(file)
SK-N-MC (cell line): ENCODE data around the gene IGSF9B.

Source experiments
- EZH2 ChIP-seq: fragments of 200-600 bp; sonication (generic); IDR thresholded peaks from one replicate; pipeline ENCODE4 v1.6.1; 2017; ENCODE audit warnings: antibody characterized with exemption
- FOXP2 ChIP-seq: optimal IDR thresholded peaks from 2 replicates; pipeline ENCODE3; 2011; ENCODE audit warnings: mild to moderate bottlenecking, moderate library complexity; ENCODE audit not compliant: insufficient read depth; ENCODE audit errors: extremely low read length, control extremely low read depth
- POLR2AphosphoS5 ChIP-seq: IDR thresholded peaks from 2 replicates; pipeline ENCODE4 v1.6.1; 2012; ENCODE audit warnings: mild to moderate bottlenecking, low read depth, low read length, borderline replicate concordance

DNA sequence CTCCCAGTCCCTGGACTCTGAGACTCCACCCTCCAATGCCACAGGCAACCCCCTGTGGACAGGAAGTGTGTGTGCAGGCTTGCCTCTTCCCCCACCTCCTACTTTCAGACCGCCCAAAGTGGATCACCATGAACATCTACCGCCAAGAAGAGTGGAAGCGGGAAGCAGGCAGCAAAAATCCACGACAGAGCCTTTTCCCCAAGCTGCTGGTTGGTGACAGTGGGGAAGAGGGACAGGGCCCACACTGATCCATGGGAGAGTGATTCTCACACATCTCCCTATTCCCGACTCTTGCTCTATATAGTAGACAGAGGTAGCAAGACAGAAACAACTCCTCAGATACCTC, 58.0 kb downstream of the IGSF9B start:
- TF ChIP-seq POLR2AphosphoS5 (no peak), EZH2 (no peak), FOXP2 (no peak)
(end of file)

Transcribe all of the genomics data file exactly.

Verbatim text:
SK-N-MC (cell line): ENCODE data around the gene IGSF9B.

Source experiments
- EZH2 ChIP-seq: fragments of 200-600 bp; sonication (generic); IDR thresholded peaks from one replicate; pipeline ENCODE4 v1.6.1; 2017; ENCODE audit warnings: antibody characterized with exemption
- FOXP2 ChIP-seq: optimal IDR thresholded peaks from 2 replicates; pipeline ENCODE3; 2011; ENCODE audit warnings: mild to moderate bottlenecking, moderate library complexity; ENCODE audit not compliant: insufficient read depth; ENCODE audit errors: extremely low read length, control extremely low read depth
- POLR2AphosphoS5 ChIP-seq: IDR thresholded peaks from 2 replicates; pipeline ENCODE4 v1.6.1; 2012; ENCODE audit warnings: mild to moderate bottlenecking, low read depth, low read length, borderline replicate concordance

DNA sequence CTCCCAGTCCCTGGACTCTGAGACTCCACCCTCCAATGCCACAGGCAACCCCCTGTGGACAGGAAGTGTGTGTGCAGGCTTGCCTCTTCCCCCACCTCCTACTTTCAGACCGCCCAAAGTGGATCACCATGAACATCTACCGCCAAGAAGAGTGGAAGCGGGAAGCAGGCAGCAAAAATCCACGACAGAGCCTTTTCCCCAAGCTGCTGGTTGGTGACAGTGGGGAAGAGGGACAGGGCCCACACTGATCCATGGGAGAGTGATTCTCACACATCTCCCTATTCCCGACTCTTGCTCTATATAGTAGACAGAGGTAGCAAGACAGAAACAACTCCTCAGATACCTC, 58.0 kb downstream of the IGSF9B start:
- TF ChIP-seq POLR2AphosphoS5 (no peak), EZH2 (no peak), FOXP2 (no peak)